Obstructed view from the Launch Viewing Site

The best public viewing for this launch is along the East-West span of SR-401 near the Cruiseport. The Air Force had bleachers set up just outside the main gate which is at the end of SR-401. From here you are about 8.2 miles away from Launch Complex 37.

I was one of the first persons out there and set up my camera equipment right at the waterfront of the viewing area to make sure I get a good spot before all the other people and buses come in. The weather was good and warm enough to be outside with just shorts and a T-Shirt. A slight breeze kept the mosquitos away.

Parker Solar Probe Mission Badge

The launch was scheduled for Saturday, August 11th, 2018 at 3.33 a.m. (EDT) and about an hour before busloads of people came to the viewing site to view the launch as well. Many brought their cameras others where just sitting on the bleachers or their own camping chairs they brought with them. The other photographers and I started double-checking their equipment to be ready. While we waited we saw a few of the meteoroids of the Perseids Meteor Shower which peaked that weekend. It was pretty amazing and helped kill time while waiting for the clock to count down.

However, due to an anomaly with the ULA Delta IV Heavy rocket, the launch was first put on a hold and about an hour later scrubbed completely as the 65-minute launch window was about to close and the engineers needed more time to asses the problem and check the rocket.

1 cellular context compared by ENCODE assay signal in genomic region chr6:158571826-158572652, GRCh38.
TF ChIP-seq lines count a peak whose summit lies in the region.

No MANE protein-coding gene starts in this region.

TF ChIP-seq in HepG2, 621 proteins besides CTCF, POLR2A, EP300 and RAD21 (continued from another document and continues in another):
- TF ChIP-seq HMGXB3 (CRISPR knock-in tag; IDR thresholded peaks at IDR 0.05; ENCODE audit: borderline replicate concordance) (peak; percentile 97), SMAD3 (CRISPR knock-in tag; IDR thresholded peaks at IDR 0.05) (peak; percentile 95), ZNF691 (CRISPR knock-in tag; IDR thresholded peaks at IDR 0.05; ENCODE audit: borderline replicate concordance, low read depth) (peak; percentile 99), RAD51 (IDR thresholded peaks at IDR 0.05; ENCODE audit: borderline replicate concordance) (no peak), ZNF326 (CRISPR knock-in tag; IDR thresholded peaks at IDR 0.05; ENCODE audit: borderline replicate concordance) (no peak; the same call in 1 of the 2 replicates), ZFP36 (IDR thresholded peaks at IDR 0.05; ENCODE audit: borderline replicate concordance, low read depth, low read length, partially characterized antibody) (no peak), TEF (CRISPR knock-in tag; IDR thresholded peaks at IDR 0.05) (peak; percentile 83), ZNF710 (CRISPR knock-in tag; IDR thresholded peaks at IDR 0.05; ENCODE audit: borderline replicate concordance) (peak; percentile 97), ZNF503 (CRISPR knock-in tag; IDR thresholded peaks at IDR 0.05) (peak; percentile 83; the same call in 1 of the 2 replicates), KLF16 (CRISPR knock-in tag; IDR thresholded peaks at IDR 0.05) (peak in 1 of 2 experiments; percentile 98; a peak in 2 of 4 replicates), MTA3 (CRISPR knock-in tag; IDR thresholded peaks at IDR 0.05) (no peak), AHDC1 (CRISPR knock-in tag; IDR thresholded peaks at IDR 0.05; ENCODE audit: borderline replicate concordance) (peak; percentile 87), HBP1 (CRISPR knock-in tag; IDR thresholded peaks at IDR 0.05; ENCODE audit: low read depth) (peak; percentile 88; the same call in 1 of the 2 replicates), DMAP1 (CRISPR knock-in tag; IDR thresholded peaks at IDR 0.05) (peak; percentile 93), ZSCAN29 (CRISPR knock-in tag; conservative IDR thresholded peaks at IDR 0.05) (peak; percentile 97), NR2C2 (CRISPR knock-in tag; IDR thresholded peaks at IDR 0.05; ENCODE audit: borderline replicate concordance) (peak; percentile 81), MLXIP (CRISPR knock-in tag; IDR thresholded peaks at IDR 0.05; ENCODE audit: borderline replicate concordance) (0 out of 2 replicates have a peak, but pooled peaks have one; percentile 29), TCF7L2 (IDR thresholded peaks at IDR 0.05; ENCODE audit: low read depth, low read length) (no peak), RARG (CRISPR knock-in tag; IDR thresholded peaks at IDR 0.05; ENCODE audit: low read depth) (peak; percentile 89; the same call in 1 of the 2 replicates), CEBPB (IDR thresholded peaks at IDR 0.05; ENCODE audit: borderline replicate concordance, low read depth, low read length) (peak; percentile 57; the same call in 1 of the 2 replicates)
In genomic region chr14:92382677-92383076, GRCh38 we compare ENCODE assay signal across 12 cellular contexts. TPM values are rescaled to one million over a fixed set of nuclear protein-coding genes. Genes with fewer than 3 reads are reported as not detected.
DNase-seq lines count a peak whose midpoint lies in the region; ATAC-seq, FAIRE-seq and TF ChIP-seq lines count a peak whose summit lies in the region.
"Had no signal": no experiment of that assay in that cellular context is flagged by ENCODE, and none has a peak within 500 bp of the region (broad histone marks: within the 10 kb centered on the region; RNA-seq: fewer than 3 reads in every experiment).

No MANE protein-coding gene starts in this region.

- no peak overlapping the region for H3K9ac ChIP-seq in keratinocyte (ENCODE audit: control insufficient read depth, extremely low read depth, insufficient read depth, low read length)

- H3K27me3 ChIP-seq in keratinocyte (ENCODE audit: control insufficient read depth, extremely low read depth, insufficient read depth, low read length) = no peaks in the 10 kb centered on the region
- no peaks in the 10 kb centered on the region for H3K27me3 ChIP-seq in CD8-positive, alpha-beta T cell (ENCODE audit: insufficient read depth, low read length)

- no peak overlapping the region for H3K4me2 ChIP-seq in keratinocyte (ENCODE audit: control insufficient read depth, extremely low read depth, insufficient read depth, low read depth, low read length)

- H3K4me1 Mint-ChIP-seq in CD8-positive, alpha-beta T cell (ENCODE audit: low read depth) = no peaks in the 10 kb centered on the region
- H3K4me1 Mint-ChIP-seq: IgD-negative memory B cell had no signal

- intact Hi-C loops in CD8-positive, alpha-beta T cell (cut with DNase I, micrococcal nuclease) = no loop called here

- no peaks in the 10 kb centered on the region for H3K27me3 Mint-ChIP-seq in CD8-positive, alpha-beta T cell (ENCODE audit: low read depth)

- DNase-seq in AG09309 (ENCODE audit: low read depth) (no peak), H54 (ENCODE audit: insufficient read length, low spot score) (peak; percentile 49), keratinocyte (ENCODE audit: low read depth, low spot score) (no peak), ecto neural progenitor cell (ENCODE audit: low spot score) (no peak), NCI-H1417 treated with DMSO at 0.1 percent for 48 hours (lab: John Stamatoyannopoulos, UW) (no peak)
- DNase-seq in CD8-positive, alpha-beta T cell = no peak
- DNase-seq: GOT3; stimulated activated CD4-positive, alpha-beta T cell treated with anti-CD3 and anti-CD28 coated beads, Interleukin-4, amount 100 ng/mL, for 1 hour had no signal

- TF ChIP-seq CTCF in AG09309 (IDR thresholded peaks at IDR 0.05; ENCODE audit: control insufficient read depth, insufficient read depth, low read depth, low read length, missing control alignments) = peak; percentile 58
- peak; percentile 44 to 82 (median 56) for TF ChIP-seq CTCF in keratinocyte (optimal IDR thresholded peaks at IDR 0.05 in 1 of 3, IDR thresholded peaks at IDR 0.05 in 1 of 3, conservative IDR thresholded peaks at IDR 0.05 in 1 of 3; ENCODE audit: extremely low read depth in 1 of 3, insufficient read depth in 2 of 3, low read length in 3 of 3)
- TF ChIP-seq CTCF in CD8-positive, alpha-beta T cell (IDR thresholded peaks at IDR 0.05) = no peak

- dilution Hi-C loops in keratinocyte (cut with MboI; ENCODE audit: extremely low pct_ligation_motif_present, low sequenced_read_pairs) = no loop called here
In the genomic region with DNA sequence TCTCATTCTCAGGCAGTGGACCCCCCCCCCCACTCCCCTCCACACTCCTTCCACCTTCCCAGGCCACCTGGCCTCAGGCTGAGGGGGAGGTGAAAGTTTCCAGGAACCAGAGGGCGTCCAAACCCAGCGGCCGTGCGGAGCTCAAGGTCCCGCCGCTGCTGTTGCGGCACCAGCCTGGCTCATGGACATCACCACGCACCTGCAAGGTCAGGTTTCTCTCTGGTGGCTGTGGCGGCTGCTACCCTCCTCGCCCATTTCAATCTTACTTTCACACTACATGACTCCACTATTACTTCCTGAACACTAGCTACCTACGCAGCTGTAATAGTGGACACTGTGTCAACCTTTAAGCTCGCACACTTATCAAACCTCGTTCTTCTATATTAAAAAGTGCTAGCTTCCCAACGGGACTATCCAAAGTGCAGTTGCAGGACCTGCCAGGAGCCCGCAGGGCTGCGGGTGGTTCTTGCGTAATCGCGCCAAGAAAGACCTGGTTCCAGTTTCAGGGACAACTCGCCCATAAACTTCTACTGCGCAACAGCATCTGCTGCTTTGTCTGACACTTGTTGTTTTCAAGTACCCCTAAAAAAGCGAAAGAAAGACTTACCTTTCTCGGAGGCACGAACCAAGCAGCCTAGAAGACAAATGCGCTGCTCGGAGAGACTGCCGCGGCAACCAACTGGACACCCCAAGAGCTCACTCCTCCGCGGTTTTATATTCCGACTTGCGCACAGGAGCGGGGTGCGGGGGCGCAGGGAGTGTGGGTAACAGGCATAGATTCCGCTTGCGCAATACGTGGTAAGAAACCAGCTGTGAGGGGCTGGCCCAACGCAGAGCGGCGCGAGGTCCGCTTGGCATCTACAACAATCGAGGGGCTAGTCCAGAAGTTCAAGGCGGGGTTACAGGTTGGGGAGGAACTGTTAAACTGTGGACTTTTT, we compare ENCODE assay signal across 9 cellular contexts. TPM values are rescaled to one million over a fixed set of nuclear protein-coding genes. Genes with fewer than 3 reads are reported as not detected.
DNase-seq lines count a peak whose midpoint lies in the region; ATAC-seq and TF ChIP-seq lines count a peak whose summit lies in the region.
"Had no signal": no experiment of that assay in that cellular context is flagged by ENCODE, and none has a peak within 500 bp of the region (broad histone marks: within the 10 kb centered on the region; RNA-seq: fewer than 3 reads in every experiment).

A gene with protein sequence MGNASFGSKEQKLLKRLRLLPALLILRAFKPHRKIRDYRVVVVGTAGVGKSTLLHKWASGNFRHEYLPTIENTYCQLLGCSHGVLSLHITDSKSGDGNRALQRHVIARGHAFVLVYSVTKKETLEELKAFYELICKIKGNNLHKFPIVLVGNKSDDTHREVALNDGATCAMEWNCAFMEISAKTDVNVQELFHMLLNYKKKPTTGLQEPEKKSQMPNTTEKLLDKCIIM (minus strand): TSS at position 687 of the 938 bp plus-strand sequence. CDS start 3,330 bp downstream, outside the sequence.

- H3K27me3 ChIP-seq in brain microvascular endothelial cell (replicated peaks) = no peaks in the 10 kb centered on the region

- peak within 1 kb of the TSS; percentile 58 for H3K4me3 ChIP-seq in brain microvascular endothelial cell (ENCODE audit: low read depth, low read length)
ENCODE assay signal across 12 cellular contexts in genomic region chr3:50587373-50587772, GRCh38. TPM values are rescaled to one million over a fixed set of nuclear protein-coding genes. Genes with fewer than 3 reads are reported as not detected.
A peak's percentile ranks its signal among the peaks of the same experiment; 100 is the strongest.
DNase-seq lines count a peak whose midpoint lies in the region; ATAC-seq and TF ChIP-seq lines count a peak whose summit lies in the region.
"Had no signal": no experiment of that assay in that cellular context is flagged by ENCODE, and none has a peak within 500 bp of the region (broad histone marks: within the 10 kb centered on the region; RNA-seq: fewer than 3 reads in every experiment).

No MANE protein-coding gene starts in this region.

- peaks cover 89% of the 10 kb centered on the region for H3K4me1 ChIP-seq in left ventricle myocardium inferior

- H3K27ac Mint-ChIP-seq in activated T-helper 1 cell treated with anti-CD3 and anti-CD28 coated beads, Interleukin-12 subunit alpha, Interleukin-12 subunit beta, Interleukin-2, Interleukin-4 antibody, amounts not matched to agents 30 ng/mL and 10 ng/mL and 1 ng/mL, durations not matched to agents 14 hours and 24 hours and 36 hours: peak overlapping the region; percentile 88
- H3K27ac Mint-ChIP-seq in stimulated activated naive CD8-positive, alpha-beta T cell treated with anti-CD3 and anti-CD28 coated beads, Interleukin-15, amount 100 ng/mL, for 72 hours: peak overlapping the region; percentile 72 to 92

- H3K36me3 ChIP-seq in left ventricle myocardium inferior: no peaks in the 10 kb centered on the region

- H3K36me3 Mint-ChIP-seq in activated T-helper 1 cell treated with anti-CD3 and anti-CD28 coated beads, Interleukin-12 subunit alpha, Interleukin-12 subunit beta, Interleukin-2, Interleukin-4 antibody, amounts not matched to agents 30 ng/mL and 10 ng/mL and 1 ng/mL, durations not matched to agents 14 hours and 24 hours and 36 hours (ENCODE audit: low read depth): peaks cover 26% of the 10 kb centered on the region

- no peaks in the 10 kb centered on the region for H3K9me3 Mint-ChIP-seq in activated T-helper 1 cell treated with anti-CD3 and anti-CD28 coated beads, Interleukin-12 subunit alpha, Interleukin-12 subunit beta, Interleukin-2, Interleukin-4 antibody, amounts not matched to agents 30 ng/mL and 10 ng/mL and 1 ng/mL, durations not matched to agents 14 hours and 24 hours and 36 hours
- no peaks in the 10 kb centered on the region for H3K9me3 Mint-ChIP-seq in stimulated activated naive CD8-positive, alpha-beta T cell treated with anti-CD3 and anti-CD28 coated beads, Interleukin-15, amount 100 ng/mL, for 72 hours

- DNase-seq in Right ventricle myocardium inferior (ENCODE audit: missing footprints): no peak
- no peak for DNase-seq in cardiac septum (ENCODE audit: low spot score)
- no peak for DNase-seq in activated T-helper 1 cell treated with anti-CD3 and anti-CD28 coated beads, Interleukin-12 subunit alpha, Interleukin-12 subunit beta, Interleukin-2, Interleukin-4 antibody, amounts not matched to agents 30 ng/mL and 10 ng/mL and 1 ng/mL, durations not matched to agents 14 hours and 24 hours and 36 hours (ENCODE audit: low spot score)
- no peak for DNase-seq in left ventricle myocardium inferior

We all packed our gear and were a little bit disappointed. But I also get the point from the space agency side. You want to be sure that the vehicle is ready 100% before shooting the $1.5 billion Parker Solar Probe up into space and risk a catastrophic failure. The traffic getting out was a nightmare. Outside the base, it got even worse as there were many people trying to watch along SR-401. Unfortunately, all the nearby hotels were sold out so I had to drive about an hour and a half to get to my hotel. By the time I checked in, it was almost 6 a.m. and I was awake for more than 24 hours straight. I put my gear in the room and it felt so good to just fall in the bed and sleep. I was able to secure myself a late check-out to give me some extra sleep.